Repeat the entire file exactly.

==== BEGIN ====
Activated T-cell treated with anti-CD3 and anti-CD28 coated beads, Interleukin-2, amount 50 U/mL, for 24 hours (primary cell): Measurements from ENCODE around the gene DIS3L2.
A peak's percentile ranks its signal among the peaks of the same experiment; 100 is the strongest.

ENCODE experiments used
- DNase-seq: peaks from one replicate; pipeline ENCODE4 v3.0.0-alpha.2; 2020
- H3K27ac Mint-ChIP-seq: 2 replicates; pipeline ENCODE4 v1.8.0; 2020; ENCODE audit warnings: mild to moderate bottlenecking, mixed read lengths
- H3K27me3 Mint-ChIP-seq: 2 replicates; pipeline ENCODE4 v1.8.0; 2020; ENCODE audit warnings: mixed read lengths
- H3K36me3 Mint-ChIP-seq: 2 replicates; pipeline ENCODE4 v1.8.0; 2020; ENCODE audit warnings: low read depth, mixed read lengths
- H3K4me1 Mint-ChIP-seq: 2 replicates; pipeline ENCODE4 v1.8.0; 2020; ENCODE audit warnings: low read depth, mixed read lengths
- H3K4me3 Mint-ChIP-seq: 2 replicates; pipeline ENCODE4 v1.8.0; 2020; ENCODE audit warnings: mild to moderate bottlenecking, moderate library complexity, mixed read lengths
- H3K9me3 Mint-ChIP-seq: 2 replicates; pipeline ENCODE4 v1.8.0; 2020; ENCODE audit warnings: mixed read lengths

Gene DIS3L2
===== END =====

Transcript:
Activated T-cell treated with anti-CD3 and anti-CD28 coated beads, Interleukin-2, amount 50 U/mL, for 24 hours (primary cell): Measurements from ENCODE around the gene DIS3L2.
A peak's percentile ranks its signal among the peaks of the same experiment; 100 is the strongest.

ENCODE experiments used
- DNase-seq: peaks from one replicate; pipeline ENCODE4 v3.0.0-alpha.2; 2020
- H3K27ac Mint-ChIP-seq: 2 replicates; pipeline ENCODE4 v1.8.0; 2020; ENCODE audit warnings: mild to moderate bottlenecking, mixed read lengths
- H3K27me3 Mint-ChIP-seq: 2 replicates; pipeline ENCODE4 v1.8.0; 2020; ENCODE audit warnings: mixed read lengths
- H3K36me3 Mint-ChIP-seq: 2 replicates; pipeline ENCODE4 v1.8.0; 2020; ENCODE audit warnings: low read depth, mixed read lengths
- H3K4me1 Mint-ChIP-seq: 2 replicates; pipeline ENCODE4 v1.8.0; 2020; ENCODE audit warnings: low read depth, mixed read lengths
- H3K4me3 Mint-ChIP-seq: 2 replicates; pipeline ENCODE4 v1.8.0; 2020; ENCODE audit warnings: mild to moderate bottlenecking, moderate library complexity, mixed read lengths
- H3K9me3 Mint-ChIP-seq: 2 replicates; pipeline ENCODE4 v1.8.0; 2020; ENCODE audit warnings: mixed read lengths

Gene DIS3L2